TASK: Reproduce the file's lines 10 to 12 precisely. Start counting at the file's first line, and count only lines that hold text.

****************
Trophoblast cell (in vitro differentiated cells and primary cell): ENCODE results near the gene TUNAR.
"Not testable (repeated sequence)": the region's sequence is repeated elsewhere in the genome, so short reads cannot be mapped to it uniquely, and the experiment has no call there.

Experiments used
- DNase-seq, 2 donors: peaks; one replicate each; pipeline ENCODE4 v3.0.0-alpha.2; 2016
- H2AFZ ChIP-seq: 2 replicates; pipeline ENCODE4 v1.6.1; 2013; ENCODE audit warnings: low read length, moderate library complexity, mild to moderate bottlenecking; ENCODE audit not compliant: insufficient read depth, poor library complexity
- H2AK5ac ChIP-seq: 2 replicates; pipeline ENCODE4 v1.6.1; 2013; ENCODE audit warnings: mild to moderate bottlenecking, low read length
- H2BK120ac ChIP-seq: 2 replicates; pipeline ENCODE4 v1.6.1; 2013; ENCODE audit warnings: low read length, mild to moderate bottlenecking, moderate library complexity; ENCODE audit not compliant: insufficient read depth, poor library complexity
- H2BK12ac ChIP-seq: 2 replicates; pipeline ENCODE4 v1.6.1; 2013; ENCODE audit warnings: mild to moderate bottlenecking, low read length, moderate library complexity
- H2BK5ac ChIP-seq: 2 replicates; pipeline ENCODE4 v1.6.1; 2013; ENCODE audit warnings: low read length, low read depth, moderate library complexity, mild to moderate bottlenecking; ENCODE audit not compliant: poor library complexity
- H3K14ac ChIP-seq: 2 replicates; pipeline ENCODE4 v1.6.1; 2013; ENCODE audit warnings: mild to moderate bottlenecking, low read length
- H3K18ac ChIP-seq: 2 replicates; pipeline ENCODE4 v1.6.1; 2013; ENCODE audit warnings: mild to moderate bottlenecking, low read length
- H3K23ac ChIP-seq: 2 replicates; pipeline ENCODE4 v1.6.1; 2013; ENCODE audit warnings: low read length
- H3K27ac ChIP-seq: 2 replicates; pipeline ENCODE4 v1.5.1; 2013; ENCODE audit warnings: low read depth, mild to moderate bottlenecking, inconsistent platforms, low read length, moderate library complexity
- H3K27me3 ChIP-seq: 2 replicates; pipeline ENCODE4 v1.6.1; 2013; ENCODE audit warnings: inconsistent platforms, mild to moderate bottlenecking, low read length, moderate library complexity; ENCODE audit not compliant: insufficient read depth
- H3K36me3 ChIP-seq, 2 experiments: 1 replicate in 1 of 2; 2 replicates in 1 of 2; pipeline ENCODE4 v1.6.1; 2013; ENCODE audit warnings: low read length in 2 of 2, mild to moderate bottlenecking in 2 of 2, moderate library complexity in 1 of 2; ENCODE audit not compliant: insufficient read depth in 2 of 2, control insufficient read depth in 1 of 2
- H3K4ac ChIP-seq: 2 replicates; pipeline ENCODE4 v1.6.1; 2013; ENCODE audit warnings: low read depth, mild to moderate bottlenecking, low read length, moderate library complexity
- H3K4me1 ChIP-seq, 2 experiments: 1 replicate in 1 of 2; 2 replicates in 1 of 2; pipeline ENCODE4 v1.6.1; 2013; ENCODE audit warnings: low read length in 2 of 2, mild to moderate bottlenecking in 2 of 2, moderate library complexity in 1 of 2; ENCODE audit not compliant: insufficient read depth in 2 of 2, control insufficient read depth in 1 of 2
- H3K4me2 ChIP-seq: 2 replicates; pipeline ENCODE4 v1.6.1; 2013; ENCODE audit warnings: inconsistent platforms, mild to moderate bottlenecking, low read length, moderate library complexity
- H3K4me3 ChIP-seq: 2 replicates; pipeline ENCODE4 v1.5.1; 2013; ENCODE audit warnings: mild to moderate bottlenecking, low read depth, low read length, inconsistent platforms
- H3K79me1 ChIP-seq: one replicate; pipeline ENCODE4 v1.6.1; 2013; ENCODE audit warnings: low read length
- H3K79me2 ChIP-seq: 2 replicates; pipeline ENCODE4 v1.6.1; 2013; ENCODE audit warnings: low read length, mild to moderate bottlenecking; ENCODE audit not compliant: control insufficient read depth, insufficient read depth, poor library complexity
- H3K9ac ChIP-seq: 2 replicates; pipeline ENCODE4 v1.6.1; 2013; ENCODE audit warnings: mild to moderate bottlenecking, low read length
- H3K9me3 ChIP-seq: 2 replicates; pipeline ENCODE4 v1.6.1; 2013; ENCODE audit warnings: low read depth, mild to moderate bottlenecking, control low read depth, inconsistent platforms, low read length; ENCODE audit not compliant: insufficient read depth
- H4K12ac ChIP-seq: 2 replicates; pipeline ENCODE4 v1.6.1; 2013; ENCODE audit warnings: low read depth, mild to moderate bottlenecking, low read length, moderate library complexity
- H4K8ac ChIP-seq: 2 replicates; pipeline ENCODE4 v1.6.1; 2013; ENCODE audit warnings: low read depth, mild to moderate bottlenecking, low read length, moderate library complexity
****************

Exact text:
- H3K14ac ChIP-seq: 2 replicates; pipeline ENCODE4 v1.6.1; 2013; ENCODE audit warnings: mild to moderate bottlenecking, low read length
- H3K18ac ChIP-seq: 2 replicates; pipeline ENCODE4 v1.6.1; 2013; ENCODE audit warnings: mild to moderate bottlenecking, low read length
- H3K23ac ChIP-seq: 2 replicates; pipeline ENCODE4 v1.6.1; 2013; ENCODE audit warnings: low read length